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My wife has a condition known as giant cell arteritis.

Dear Terry, “My wife has a condition known as giant cell arteritis. While the steroids she has been taking for the last 2-3 years do seem to manage the condition to a certain extent, they also cause side effects. Any advice on other nutrients she should be taking would be greatly appreciated and considered? Thank you.” — Michael R., Boise, ID

Dear Michael, Giant cell arteritis is a condition in which the lining of the arteries — the blood vessels that carry oxygen-rich blood from the heart to the rest of the body - are inflamed. Most often, it affects the arteries in the head, especially those in the temples. For this reason, giant cell arteritis is sometimes referred to as temporal arteritis or cranial arteritis.

I do have some options that I believe can make a difference for your wife. However, I strongly encourage her to discuss the use of dietary supplementation with her physician, as they may have additional input regarding a supplement regimen.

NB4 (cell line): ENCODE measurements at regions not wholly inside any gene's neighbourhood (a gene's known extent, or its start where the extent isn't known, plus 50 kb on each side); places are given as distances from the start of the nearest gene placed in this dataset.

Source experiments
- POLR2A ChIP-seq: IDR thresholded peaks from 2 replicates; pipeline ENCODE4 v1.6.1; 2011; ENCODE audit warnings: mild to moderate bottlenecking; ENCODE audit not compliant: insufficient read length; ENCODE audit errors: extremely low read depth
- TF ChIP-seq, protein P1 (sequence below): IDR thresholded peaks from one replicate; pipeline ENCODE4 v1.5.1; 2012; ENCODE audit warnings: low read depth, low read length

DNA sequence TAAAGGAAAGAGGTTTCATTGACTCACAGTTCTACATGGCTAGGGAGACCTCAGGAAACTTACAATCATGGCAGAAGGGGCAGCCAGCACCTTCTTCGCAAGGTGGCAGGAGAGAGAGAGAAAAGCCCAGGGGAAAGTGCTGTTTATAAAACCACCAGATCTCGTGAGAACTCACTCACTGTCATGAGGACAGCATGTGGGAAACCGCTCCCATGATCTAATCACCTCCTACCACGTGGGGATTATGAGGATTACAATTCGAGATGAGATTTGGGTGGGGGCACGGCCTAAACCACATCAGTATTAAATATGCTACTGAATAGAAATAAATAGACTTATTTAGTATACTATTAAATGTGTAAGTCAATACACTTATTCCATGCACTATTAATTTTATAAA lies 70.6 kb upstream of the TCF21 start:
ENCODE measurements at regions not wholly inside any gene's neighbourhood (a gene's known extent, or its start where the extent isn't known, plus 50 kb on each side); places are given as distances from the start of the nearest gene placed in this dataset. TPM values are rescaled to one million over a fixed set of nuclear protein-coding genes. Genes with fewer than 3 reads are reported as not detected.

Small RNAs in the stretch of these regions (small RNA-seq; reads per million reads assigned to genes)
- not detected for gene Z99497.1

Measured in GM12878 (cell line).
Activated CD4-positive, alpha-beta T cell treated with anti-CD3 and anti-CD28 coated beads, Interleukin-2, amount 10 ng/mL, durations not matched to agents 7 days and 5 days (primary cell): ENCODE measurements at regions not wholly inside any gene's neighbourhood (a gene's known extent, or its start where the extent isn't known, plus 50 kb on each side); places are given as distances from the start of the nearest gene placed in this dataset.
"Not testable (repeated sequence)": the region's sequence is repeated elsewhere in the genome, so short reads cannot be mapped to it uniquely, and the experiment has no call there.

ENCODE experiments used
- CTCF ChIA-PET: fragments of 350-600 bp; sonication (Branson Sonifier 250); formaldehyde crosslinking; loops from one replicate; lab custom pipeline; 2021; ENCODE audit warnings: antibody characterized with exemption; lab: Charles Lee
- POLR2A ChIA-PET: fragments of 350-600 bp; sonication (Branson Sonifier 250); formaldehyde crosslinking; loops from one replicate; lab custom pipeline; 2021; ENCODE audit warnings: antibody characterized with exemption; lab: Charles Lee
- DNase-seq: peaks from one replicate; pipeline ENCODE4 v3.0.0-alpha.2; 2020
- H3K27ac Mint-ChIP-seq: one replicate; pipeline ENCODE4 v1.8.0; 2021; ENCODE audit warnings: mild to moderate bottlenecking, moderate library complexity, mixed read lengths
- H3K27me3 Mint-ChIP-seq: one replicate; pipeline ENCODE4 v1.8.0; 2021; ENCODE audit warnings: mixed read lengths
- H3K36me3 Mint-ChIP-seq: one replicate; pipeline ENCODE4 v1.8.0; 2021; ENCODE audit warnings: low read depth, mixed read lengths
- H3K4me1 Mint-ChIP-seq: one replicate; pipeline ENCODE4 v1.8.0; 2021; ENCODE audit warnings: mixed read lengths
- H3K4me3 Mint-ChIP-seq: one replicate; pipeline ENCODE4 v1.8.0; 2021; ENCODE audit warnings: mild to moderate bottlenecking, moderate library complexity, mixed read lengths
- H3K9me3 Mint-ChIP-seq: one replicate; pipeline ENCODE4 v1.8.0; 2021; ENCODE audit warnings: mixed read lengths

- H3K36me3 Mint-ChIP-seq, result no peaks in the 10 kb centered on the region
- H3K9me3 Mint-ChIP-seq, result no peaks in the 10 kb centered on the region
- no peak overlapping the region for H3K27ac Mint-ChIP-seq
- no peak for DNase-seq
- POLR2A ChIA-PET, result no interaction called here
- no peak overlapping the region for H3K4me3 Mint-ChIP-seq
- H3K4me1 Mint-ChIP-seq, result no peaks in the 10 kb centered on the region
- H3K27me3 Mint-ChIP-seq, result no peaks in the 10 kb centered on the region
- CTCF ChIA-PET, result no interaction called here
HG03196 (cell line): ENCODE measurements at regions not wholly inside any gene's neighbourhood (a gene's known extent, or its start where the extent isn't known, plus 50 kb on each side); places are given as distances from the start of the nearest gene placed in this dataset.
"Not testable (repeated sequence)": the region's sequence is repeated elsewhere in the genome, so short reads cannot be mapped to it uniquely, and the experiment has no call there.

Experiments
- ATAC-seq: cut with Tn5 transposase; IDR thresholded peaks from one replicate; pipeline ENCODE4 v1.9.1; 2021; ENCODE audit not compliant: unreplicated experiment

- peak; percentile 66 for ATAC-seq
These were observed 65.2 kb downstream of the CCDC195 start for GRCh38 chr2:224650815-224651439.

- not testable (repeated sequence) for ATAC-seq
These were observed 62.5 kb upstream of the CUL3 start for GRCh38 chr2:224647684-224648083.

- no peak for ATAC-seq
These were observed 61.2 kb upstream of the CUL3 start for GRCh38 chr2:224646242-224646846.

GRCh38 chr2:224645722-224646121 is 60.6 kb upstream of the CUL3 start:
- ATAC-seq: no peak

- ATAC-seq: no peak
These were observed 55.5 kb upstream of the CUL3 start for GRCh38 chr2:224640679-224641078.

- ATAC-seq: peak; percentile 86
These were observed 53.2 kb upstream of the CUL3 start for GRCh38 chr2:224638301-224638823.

I would encourage your wife to consider adding boswellia extract to her daily regimen. Boswellia is a specific inhibitor of 5-LOX, an enzyme that activates leukotrienes, which induce inflammation. Because it helps reduce inflammation, along with oxidative stress (free radical damage), boswellia is effective for a variety of health conditions. I recommend taking 500 – 1,000 mg of boswellia extract daily. Be sure to look for a boswellia extract that is standardized for AKBA (short for Acetyl-11-keto-β-Boswellic Acid), one of the most beneficial boswellic acids. It’s also important to find a boswellia extract that has filtered out the majority of beta-boswellic acid. Unlike most boswellic acids, beta-boswellic acid is actually pro-inflammatory. Removing it greatly enhances the potency of the boswellia extract.

In addition to the boswellia, she may also want to consider taking grape seed extract. Grape seed extract is one of the most powerful nutrients I have found for fighting inflammation. I would recommend that she take 150 mg of grape seed extract twice daily.

When looking for a grape seed extract, it is important to choose one that is standardized to contain only OPCs that are small enough to be absorbed, so you’ll get the maximum benefits. Many extracts contain tannins, which are too large to be effectively absorbed and don’t contribute to your health the same way that OPCs do. However, these tannins are counted as OPCs and enhance the label claim, even though they cannot be absorbed! Tannin-free is best.

Healthy Regards!

Terry . . . Naturally

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